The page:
Dallin Crump


I enjoy reading books. Real, physical books with paper pages that you keep on a shelf when you're not reading them.

Reading on a phone, tablet, or even a dedicated eBook reader just isn't the same.

You don't have to charge a real book. There's no risk of being distracted by notifications or being tempted to check your social media. You don't need an account or a subscription to access it, and there's no risk it might randomly disappear due to arbitrary licensing agreements or the whims of a big tech company. And those big tech companies can't track your reading habits so that they can try to extract even more money from you and try to sell you things, or let other companies pay them for that information so they can try to sell you things, too.

There's no substitute for holding a real book in your hands – feeling the weight of it, reading the dust jacket (if it has one), thumbing through the pages.

Real books have a smell. A magical combination of glue, paper, ink, and – if it's an older book – age. As soon as this distinctive aroma hits your nostrils, you can't help but get excited at the prospect of learning something new or being taken on a grand adventure.

Books are more than just words on a page. They are a catalyst for thought and imagination. And for me, they are best experienced and enjoyed in their physical form.

#100DaysToOffload (No. 7) #books #intentionism

Taco Bell recently announced a new taco subscription service.

This evening my family had delicious homemade tacos for dinner, so naturally the topic of the taco subscription came up. I remembered seeing a headline about it somewhere, but none of us had looked into the details. So we started speculating what the taco subscription might be like based on what we know about streaming subscription services. Here are the results:

  • If you are willing to pay more, you can get a fast food subscription bundle that also includes KFC, Pizza Hut, and The Habit Burger Grill.
  • You can set up taco profiles for each member of your family.
  • You can set up parental controls in case you don't want your kids eating tacos that are too spicy.
  • If you pay for the cheaper plan, you get tacos with ads printed on the shells.
  • As you eat more tacos, your taco eating habits are tracked and analyzed. This is so they can suggest the best possible tacos according to your tastes and serve targeted taco shell ads to you.
  • You can only eat your tacos in approved locations.
  • The kind of taco you have been eating every day might disappear from the menu with or without warning. It will then appear on the menu of TacoTime or Del Taco.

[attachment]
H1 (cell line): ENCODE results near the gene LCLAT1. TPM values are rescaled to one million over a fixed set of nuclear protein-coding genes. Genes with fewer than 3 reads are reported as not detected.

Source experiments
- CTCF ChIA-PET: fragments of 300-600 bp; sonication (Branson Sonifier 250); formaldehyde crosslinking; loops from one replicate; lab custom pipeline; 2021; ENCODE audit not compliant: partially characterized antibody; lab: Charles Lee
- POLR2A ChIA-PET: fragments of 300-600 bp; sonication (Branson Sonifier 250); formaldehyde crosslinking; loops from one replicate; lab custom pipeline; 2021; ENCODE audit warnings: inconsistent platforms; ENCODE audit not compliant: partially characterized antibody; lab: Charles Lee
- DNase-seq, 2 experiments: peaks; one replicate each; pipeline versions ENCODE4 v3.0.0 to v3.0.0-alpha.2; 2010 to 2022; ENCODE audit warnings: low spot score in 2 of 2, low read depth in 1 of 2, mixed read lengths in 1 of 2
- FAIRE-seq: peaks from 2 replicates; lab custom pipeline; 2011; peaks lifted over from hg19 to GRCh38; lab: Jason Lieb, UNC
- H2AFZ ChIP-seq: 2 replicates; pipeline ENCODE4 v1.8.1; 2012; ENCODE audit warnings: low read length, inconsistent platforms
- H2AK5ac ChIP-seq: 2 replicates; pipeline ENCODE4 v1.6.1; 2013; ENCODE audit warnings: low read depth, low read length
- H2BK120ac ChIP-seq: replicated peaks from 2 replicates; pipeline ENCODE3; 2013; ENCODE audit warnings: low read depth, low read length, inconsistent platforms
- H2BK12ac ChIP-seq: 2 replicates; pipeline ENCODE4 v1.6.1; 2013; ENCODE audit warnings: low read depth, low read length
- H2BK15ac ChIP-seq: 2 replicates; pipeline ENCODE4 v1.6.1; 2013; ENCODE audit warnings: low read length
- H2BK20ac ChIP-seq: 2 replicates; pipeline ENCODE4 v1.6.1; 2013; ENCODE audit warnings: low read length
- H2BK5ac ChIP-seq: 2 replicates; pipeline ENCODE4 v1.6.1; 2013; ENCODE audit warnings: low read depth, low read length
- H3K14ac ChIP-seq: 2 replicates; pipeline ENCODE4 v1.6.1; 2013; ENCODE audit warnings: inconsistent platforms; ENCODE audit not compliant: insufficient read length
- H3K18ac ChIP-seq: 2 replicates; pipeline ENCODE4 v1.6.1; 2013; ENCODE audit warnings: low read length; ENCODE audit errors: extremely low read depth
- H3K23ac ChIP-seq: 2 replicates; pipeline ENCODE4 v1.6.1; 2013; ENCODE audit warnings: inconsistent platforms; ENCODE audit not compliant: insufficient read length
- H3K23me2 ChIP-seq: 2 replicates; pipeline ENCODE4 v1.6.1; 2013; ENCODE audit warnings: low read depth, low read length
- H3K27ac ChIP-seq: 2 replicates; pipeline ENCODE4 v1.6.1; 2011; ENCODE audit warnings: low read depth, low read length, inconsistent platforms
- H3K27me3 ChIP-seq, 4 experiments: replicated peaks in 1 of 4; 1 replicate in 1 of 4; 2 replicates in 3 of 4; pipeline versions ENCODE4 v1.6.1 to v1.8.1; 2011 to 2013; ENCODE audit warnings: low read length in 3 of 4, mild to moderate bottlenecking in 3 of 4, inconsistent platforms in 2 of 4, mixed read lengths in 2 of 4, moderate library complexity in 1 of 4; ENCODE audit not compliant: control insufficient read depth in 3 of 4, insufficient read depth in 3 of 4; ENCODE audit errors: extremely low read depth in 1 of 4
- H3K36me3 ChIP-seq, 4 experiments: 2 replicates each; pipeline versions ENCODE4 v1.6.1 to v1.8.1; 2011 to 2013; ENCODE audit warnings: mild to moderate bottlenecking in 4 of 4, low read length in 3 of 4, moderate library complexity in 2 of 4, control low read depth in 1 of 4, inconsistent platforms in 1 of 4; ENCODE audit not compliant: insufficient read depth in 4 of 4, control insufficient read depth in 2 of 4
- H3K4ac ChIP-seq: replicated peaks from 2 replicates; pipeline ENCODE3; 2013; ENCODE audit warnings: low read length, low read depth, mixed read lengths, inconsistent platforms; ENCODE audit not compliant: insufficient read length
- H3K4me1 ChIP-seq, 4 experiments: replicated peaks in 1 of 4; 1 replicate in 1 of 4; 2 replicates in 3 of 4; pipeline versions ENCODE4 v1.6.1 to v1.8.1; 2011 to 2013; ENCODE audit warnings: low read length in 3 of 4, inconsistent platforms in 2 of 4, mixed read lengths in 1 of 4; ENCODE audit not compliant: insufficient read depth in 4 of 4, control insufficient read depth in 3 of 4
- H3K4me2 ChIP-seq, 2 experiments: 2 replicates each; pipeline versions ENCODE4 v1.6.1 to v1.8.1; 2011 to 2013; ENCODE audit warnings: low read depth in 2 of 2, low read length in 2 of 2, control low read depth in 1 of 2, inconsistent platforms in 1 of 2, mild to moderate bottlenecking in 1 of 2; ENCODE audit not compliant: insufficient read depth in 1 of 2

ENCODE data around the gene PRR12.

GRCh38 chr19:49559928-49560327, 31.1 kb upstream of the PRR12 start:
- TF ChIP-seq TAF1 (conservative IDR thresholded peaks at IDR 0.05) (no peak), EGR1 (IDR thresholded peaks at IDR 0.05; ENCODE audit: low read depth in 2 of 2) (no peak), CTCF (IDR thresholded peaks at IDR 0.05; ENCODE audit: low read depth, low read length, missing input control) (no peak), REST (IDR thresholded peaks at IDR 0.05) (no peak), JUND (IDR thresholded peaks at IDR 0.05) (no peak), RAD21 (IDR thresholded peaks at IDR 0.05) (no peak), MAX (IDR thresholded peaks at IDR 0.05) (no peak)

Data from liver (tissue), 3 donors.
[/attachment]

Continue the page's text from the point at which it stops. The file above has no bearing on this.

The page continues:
• Some tacos are not available all at once. You can only get a piece of the taco during one visit, then you have to return another day to get the next piece.
  • Some tacos may be incomplete. They can be cancelled before they are finished.
  • You can take your tacos with you to eat later, but you must keep them in a special container that you have to purchase separately. If you don't eat your tacos within 24 hours of picking them up, they disappear.
  • There is an older subscription option where you can receive tacos in the mail. You can only have 1 or 2 at a time, then you must send the containers back to receive the next tacos in your queue.

#100DaysToOffload (No. 6) #tech #humor

We are bombarded – assaulted – with imagery and noise all day.

Every day.

Everything is picture. Everything is sound.

Carefully designed to entice, provoke, enrage, influence, addict, stimulate, manipulate, subdue.

The purpose? Lucre. Extracted directly from us or collected from others who are willing to pay for our most precious resource:


Time is more than money. It's power.

Tomorrow is shaped by what is done today.

If you give them your time today, you let them shape your tomorrow.

Captivation leads to captivity.

Protect your time. Don't squander it.

#100DaysToOffload (No. 5) #intentionism #media

As of today, BlackBerry has shut down services for their phones running the BBOS and BB10 operating systems, which means they lose most of the core functionality that has allowed them to be usable phones long past their prime.

There are lots of news articles, blog posts, and social media posts about it, so I will try not to get too wordy here. Suffice it to say that I am and always will be a BlackBerry fan, and I dearly miss my beloved physical phone keyboards.


I go through these phases where I try to acquire things that I once had – or always wanted to have – in the past. Even if I got rid of those things for a good reason, even if I felt like parting with them was the right thing to do, I sometimes regret having let those things go. This is probably why – although I will always aspire to be one – I will probably never truly be a so-called minimalist.


I'm a member of The Church of Jesus Christ of Latter-day Saints living in the US. I currently serve on my Stake High Council (a lay leadership role).

Here's how I use technology to help fulfill my calling (responsibilities) as a High Councilor on an average Sunday, and other ways I use technology for church-related things outside of my calling.


When I saw this post in my Mastodon feed, I thought it sounded like a good way to motivate me to start writing blogs again and develop a habit of writing consistently.


To see posts related to a topic, just click on a hashtag below. You can subscribe to specific topics using an RSS reader.

#100DaysToOffload #books #Christianity #ChurchofJesusChrist #COVID19 #family #humor #intentionism #life #media #misc #music #privacy #prophets #retro #socialmedia #tech #TV #unity (not the game engine)